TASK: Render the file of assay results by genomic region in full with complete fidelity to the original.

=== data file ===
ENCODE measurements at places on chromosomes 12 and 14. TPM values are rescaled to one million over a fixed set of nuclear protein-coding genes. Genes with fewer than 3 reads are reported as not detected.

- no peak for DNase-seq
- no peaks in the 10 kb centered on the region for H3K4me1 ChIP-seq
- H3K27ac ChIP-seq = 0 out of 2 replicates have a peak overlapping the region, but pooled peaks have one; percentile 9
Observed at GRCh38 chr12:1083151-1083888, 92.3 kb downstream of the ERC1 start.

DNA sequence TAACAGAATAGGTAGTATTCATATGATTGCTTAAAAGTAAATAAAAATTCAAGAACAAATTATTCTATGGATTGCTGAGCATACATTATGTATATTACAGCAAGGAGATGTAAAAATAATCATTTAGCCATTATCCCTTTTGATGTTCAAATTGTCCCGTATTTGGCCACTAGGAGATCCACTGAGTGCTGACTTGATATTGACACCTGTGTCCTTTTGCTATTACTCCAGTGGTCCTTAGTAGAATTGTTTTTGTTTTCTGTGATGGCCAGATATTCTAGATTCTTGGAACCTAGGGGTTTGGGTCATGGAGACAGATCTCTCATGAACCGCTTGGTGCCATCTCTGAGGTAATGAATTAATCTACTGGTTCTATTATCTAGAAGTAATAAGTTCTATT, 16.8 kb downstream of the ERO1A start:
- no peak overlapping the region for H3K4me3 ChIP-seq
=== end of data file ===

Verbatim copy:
ENCODE measurements at places on chromosomes 12 and 14. TPM values are rescaled to one million over a fixed set of nuclear protein-coding genes. Genes with fewer than 3 reads are reported as not detected.

- no peak for DNase-seq
- no peaks in the 10 kb centered on the region for H3K4me1 ChIP-seq
- H3K27ac ChIP-seq = 0 out of 2 replicates have a peak overlapping the region, but pooled peaks have one; percentile 9
Observed at GRCh38 chr12:1083151-1083888, 92.3 kb downstream of the ERC1 start.

DNA sequence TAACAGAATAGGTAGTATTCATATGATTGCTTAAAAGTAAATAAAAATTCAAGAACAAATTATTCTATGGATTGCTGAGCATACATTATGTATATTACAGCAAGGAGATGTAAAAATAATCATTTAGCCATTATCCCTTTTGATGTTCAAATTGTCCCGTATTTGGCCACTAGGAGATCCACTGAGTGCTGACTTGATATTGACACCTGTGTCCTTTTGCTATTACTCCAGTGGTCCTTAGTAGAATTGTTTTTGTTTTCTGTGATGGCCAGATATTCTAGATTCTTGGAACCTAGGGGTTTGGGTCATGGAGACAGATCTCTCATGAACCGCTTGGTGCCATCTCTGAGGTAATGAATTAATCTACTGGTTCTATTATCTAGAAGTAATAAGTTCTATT, 16.8 kb downstream of the ERO1A start:
- no peak overlapping the region for H3K4me3 ChIP-seq